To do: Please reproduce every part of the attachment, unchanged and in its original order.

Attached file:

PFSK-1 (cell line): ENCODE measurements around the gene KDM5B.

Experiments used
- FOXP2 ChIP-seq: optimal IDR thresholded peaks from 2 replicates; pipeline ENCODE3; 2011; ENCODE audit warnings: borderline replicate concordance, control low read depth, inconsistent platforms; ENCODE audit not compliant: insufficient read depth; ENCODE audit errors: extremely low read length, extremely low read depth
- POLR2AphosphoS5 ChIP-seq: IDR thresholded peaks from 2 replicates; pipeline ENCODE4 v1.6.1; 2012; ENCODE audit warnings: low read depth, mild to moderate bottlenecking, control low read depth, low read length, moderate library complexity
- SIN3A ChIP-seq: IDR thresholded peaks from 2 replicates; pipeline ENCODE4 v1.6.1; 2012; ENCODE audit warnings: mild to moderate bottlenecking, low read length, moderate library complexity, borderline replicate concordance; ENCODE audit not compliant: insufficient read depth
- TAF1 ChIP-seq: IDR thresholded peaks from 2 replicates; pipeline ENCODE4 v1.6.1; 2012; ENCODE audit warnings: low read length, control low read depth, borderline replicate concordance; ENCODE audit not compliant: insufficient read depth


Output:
PFSK-1 (cell line): ENCODE measurements around the gene KDM5B.

Experiments used
- FOXP2 ChIP-seq: optimal IDR thresholded peaks from 2 replicates; pipeline ENCODE3; 2011; ENCODE audit warnings: borderline replicate concordance, control low read depth, inconsistent platforms; ENCODE audit not compliant: insufficient read depth; ENCODE audit errors: extremely low read length, extremely low read depth
- POLR2AphosphoS5 ChIP-seq: IDR thresholded peaks from 2 replicates; pipeline ENCODE4 v1.6.1; 2012; ENCODE audit warnings: low read depth, mild to moderate bottlenecking, control low read depth, low read length, moderate library complexity
- SIN3A ChIP-seq: IDR thresholded peaks from 2 replicates; pipeline ENCODE4 v1.6.1; 2012; ENCODE audit warnings: mild to moderate bottlenecking, low read length, moderate library complexity, borderline replicate concordance; ENCODE audit not compliant: insufficient read depth
- TAF1 ChIP-seq: IDR thresholded peaks from 2 replicates; pipeline ENCODE4 v1.6.1; 2012; ENCODE audit warnings: low read length, control low read depth, borderline replicate concordance; ENCODE audit not compliant: insufficient read depth